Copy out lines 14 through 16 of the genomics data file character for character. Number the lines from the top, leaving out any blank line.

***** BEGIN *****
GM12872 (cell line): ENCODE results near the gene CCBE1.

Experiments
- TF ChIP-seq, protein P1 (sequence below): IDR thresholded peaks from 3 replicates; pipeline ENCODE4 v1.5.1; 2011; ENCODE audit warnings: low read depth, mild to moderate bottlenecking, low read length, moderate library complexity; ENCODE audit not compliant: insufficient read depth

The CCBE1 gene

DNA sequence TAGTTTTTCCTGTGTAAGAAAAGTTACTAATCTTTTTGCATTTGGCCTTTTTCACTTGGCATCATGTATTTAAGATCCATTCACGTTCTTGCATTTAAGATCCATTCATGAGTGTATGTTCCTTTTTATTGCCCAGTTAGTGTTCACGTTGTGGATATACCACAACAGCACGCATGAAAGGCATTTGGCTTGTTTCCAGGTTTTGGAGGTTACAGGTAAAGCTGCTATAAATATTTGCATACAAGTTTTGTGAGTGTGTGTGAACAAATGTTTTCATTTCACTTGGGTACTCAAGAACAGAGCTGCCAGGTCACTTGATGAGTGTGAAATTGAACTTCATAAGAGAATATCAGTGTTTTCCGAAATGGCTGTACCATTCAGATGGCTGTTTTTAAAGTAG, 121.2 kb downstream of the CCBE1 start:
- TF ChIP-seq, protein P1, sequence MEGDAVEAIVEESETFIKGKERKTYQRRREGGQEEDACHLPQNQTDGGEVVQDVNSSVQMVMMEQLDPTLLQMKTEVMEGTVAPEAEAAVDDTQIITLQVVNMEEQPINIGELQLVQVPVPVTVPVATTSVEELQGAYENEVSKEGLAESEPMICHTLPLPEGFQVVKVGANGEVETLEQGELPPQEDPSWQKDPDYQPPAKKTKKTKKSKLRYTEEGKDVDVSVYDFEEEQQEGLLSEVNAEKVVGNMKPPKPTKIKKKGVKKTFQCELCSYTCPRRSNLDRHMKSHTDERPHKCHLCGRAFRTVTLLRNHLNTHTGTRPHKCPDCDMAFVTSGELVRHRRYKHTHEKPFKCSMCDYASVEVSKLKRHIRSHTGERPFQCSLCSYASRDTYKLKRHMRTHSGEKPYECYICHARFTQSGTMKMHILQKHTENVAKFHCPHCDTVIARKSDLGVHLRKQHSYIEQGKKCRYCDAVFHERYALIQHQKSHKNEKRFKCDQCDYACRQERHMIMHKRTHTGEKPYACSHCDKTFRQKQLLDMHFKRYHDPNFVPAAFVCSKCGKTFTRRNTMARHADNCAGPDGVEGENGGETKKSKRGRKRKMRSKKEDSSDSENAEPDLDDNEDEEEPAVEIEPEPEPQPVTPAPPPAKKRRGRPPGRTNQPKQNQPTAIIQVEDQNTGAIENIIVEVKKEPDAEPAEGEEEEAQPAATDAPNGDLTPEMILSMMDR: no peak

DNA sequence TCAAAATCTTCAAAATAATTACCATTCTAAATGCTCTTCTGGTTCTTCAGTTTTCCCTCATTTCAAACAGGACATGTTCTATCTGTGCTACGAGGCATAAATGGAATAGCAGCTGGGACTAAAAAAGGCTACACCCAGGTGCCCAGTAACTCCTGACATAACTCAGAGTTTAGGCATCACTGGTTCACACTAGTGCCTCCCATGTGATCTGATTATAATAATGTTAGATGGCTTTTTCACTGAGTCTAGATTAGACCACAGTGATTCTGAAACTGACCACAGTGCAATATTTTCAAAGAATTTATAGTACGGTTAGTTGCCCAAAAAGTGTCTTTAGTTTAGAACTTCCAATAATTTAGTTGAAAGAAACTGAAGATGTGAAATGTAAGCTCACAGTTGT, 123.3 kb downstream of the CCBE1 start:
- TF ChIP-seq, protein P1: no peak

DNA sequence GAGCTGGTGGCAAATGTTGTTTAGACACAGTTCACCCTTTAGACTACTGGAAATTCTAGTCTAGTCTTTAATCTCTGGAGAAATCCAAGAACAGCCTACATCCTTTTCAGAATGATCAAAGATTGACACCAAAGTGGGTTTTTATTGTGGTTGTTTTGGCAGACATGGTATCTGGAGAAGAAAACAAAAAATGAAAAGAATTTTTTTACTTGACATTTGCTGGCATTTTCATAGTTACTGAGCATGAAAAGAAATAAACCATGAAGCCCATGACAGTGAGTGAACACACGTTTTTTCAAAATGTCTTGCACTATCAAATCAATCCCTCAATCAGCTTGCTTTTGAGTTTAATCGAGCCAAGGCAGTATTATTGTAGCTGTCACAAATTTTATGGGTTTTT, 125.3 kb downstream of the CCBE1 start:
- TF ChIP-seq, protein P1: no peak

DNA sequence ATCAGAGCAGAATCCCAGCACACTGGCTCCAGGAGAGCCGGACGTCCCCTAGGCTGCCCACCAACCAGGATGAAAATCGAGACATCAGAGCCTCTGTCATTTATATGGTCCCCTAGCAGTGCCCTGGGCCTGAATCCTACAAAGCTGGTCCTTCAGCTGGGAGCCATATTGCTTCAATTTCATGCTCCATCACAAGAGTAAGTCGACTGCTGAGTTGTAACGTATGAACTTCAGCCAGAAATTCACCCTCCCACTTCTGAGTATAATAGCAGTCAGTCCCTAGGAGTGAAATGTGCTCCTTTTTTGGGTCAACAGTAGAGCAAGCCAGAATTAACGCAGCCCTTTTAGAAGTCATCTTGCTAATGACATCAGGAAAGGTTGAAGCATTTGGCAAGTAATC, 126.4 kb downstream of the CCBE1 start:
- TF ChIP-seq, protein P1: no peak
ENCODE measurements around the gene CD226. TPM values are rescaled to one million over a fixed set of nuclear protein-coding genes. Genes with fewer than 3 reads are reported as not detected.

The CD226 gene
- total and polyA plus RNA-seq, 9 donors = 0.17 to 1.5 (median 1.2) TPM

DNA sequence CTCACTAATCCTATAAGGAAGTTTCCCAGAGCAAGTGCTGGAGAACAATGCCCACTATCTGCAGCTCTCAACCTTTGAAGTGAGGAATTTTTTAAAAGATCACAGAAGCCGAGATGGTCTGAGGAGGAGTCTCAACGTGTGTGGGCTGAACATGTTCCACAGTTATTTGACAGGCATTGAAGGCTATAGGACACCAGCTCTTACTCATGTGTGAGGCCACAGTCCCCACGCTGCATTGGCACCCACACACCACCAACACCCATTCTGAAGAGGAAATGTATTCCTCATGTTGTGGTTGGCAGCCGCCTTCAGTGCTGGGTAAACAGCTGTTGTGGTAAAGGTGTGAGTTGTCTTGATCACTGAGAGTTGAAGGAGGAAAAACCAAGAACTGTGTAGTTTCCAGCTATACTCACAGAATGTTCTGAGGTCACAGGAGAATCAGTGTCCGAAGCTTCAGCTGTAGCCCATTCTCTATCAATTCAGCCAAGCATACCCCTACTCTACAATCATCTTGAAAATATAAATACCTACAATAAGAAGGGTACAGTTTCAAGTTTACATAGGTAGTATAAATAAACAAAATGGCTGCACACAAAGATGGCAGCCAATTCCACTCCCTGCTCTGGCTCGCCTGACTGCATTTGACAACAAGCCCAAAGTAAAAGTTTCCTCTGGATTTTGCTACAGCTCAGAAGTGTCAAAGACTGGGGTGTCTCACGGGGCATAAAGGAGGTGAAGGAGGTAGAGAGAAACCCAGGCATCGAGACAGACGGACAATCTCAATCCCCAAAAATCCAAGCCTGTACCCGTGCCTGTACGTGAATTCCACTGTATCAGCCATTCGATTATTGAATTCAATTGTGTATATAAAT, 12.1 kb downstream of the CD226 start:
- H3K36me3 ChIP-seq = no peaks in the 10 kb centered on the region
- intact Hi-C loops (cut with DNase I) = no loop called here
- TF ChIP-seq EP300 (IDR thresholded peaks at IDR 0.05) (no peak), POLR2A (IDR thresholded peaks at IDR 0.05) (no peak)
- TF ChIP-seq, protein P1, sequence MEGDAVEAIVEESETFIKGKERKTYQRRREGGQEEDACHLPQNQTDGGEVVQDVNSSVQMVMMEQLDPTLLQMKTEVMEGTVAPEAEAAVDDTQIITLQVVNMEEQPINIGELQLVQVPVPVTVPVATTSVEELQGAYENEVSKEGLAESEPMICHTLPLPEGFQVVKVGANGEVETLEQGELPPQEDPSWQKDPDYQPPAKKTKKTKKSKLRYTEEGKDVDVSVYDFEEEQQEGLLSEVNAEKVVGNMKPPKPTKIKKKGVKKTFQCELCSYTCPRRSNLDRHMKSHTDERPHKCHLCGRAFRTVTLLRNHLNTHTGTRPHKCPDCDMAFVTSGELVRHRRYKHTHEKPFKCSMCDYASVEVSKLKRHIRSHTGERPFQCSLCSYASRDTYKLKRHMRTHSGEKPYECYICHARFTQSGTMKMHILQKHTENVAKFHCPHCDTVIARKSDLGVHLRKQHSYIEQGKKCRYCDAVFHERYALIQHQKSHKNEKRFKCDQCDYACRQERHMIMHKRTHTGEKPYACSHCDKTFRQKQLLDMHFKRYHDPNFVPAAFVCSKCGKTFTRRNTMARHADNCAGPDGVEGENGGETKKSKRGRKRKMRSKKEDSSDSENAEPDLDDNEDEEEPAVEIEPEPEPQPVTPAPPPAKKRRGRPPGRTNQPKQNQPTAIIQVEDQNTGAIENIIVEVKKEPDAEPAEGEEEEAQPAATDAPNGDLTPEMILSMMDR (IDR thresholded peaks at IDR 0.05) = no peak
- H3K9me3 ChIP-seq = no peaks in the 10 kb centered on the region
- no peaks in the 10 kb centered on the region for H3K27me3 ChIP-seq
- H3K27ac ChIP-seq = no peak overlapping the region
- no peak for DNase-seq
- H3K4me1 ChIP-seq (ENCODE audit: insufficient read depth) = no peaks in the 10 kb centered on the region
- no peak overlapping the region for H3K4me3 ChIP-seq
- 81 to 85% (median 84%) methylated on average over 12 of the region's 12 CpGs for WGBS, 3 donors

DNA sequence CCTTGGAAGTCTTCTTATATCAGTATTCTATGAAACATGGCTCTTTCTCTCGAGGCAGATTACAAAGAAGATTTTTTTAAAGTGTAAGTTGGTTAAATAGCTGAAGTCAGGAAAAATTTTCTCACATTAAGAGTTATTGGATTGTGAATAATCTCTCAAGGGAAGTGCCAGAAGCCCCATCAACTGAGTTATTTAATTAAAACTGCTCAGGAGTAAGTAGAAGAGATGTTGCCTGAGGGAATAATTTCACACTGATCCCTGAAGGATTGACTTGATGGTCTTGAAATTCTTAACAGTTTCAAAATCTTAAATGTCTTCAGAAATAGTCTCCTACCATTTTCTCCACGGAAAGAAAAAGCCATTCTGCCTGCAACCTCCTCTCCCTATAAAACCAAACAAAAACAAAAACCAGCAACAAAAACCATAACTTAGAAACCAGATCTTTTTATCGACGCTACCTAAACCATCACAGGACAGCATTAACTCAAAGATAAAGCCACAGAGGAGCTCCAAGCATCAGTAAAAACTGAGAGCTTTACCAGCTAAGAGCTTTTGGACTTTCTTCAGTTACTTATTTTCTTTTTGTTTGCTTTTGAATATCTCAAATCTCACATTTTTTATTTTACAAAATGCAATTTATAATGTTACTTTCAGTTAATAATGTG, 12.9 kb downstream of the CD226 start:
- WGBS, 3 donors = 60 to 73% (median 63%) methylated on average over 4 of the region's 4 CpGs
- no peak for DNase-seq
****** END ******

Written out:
The CD226 gene
- total and polyA plus RNA-seq, 9 donors = 0.17 to 1.5 (median 1.2) TPM

DNA sequence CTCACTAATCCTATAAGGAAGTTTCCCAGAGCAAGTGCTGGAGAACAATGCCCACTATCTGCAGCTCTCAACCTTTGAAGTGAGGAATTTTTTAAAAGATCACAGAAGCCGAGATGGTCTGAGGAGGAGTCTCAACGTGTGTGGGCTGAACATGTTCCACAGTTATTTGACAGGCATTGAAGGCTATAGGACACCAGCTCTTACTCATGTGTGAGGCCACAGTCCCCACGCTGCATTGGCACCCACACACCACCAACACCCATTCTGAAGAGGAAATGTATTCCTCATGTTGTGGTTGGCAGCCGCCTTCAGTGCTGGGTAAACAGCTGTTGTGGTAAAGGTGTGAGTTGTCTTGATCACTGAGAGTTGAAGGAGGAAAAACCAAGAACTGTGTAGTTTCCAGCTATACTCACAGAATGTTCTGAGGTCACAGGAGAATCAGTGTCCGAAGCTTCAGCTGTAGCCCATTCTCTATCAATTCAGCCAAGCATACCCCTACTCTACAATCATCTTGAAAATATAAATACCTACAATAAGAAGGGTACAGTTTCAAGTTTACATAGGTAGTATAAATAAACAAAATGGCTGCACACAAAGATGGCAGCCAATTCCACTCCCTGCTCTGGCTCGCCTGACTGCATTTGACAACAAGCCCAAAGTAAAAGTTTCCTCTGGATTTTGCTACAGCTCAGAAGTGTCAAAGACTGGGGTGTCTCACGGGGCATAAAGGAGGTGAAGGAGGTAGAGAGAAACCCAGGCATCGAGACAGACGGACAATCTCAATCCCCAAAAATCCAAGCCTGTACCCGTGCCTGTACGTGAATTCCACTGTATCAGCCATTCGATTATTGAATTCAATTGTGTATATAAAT, 12.1 kb downstream of the CD226 start: